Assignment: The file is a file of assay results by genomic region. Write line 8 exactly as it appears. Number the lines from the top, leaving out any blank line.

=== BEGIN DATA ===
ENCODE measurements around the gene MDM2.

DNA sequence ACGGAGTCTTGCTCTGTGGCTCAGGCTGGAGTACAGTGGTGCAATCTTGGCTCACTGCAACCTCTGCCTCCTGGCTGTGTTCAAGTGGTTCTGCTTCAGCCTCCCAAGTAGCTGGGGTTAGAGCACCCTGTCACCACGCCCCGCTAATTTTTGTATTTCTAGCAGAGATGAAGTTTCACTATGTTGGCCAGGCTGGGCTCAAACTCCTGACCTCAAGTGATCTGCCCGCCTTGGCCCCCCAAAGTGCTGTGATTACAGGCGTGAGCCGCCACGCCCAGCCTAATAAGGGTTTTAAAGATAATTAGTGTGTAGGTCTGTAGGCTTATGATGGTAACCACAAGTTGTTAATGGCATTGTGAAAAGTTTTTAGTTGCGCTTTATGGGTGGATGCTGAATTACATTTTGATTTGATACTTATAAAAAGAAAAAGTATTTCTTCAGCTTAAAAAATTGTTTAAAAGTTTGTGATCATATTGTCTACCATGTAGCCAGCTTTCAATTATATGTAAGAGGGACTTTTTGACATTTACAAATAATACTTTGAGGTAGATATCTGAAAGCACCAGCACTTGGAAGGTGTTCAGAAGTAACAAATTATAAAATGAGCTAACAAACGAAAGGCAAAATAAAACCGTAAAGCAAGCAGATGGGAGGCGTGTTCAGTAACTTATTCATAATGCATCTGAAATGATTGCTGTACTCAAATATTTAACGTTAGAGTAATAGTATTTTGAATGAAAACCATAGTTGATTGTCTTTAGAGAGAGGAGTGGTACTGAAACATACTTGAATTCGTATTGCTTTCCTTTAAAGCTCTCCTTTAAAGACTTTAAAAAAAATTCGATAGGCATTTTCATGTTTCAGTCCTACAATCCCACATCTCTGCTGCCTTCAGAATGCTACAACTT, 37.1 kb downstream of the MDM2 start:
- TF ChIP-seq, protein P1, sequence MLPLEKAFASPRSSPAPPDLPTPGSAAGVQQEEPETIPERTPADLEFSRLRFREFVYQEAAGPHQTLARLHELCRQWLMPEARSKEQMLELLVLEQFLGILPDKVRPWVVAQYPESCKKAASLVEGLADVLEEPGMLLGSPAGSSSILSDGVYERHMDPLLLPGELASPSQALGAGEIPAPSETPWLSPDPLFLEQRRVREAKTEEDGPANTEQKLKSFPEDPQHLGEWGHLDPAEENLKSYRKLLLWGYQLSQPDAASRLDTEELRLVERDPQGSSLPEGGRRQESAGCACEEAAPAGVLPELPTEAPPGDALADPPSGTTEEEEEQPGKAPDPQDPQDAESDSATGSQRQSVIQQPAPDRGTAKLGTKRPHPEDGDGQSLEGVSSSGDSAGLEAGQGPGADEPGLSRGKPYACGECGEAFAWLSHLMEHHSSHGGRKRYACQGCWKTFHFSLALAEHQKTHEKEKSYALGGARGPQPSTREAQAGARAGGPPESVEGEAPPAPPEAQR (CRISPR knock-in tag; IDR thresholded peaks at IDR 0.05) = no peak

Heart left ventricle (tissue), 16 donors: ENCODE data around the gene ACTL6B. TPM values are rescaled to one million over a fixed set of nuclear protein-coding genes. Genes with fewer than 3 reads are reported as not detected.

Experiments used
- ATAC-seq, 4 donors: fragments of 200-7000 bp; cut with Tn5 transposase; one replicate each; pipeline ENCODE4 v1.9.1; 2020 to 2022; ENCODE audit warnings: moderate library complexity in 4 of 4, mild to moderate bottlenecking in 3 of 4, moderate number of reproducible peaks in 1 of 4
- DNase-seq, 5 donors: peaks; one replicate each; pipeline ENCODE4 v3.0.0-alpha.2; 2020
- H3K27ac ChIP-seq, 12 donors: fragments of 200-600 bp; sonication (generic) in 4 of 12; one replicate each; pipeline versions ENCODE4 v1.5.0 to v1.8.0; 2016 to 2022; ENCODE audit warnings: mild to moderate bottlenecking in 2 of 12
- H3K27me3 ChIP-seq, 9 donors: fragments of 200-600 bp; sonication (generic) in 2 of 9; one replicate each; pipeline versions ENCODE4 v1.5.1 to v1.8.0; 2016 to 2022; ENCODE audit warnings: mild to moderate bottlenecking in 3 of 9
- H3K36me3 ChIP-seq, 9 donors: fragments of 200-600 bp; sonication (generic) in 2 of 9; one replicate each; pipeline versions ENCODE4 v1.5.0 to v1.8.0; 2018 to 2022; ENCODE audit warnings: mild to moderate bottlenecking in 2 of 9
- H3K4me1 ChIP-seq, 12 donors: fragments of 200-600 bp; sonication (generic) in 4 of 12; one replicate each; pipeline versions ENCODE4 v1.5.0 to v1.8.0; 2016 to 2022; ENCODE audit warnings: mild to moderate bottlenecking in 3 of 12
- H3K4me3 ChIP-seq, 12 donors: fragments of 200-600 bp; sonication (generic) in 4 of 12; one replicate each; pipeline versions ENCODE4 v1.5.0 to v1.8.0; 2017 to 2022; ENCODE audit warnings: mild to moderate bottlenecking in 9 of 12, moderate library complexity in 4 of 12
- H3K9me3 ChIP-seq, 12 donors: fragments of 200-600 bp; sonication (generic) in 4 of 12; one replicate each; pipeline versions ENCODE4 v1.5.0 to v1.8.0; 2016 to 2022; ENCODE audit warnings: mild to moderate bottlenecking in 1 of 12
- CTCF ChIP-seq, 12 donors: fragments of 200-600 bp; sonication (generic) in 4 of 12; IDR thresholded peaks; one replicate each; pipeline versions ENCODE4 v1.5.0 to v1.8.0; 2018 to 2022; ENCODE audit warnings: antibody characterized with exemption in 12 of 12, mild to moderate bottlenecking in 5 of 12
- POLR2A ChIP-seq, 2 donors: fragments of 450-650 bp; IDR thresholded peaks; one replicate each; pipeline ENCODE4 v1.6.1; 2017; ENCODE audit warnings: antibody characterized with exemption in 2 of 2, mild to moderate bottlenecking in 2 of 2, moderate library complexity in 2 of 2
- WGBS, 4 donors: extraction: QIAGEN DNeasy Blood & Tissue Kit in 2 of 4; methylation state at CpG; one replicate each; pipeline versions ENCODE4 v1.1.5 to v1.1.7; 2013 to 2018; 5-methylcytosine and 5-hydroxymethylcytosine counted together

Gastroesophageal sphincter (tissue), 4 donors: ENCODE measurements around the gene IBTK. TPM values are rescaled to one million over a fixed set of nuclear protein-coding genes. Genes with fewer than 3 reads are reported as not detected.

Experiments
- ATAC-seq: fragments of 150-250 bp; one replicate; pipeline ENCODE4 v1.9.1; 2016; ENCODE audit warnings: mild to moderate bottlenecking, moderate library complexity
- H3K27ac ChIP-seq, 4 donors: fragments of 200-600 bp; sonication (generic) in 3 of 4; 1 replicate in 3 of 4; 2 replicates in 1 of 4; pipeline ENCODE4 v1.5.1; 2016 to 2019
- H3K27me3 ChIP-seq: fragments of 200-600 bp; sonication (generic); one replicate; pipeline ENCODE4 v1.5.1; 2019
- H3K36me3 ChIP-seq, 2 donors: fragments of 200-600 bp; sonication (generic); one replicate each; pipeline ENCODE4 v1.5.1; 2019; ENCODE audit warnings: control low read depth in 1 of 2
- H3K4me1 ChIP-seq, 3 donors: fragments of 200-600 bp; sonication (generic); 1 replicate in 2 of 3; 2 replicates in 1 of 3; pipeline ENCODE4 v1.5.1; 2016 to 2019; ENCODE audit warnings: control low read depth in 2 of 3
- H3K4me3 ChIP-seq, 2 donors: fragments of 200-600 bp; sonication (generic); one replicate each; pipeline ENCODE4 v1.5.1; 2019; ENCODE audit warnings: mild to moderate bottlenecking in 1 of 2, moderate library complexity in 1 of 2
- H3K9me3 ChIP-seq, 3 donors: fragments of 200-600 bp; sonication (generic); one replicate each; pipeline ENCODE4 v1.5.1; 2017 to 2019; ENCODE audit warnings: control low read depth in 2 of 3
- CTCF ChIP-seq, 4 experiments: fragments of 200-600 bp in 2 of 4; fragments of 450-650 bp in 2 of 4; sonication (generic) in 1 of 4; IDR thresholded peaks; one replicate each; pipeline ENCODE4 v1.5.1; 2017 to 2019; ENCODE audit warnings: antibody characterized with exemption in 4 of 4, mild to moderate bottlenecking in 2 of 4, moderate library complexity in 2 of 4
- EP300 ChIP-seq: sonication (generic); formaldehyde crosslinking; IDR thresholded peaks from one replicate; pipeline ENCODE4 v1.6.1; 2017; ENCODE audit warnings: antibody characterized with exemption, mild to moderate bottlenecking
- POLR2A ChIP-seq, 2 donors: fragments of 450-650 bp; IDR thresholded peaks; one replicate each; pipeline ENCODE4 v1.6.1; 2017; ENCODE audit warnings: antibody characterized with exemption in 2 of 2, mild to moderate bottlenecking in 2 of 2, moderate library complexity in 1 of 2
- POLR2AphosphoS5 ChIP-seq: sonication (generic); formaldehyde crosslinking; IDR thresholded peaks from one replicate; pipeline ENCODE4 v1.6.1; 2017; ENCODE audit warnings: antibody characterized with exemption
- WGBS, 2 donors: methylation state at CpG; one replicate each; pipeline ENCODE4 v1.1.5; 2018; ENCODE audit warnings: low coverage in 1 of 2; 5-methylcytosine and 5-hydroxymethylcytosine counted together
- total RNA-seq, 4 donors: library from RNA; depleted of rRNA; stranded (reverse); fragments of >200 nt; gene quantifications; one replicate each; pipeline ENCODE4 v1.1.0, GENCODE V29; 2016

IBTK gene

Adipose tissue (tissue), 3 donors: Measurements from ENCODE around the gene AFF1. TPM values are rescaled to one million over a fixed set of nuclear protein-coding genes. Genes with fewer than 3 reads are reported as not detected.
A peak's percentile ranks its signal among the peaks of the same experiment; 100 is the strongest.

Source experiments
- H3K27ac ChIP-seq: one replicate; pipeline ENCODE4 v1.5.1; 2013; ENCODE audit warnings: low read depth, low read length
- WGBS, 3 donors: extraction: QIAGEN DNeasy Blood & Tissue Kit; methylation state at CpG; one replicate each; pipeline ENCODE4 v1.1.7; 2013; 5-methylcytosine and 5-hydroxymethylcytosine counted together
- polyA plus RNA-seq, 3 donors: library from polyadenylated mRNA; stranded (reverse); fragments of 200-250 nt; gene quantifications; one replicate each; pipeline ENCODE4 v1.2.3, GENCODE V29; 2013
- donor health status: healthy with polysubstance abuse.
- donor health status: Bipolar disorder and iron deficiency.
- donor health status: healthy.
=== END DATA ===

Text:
- H3K27ac ChIP-seq, 12 donors: fragments of 200-600 bp; sonication (generic) in 4 of 12; one replicate each; pipeline versions ENCODE4 v1.5.0 to v1.8.0; 2016 to 2022; ENCODE audit warnings: mild to moderate bottlenecking in 2 of 12